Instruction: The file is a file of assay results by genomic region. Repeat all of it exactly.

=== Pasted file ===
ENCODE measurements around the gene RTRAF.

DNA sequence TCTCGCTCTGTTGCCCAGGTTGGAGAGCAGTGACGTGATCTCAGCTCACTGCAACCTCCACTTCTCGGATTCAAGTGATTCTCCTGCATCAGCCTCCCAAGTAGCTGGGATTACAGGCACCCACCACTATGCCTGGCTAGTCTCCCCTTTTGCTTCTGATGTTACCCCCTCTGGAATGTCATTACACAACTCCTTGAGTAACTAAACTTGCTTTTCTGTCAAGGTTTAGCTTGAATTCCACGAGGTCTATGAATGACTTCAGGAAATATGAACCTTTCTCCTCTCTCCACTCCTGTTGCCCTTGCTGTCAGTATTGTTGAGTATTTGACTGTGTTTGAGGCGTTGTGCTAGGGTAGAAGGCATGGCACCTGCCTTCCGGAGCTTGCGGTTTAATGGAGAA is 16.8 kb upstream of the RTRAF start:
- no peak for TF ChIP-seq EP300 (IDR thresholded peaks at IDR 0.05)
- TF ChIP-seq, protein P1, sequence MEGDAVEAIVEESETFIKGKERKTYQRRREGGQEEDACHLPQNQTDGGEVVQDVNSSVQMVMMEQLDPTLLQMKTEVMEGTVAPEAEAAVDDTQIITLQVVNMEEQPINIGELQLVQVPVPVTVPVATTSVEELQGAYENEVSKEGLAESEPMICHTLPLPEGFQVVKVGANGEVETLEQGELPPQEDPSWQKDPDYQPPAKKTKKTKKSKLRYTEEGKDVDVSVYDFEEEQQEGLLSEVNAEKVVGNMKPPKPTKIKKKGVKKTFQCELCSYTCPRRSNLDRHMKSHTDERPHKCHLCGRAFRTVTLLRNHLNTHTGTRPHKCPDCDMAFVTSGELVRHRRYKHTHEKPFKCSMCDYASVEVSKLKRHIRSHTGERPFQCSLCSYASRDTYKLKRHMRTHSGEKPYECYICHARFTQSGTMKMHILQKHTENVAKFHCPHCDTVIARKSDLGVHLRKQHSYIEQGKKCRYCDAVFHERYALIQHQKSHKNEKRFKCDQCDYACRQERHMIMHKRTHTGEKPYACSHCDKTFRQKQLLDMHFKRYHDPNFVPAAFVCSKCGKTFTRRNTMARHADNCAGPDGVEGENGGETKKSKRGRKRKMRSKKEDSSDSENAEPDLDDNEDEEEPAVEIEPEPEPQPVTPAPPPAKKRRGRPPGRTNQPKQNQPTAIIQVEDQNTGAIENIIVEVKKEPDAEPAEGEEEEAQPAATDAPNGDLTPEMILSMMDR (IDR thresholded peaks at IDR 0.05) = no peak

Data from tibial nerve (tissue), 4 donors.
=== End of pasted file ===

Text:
ENCODE measurements around the gene RTRAF.

DNA sequence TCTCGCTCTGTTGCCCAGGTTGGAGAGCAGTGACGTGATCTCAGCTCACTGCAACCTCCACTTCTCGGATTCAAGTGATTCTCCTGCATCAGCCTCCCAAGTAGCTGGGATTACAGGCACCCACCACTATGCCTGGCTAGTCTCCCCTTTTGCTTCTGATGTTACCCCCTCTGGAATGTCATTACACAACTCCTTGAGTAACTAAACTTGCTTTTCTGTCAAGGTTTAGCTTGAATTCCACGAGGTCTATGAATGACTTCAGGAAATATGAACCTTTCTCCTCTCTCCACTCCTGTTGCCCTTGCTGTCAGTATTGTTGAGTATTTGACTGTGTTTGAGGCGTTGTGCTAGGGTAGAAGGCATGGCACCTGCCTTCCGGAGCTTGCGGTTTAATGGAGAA is 16.8 kb upstream of the RTRAF start:
- no peak for TF ChIP-seq EP300 (IDR thresholded peaks at IDR 0.05)
- TF ChIP-seq, protein P1, sequence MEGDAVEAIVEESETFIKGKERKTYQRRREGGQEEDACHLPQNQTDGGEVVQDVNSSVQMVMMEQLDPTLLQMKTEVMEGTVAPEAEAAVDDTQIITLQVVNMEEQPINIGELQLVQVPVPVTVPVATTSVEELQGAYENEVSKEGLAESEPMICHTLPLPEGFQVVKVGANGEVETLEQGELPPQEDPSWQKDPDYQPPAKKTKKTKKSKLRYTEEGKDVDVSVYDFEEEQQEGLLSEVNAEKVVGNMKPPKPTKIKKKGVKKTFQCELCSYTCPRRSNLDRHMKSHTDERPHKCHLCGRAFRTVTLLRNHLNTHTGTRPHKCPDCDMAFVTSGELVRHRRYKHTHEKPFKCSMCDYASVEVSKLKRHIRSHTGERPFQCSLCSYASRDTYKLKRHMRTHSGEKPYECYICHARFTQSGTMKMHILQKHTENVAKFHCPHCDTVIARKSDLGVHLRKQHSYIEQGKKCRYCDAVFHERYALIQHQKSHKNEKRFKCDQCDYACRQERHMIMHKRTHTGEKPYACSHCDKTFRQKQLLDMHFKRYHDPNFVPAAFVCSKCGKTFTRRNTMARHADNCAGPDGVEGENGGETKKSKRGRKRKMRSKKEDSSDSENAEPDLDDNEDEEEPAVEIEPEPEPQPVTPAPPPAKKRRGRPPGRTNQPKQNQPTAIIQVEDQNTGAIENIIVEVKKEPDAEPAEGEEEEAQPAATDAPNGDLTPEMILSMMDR (IDR thresholded peaks at IDR 0.05) = no peak

Data from tibial nerve (tissue), 4 donors.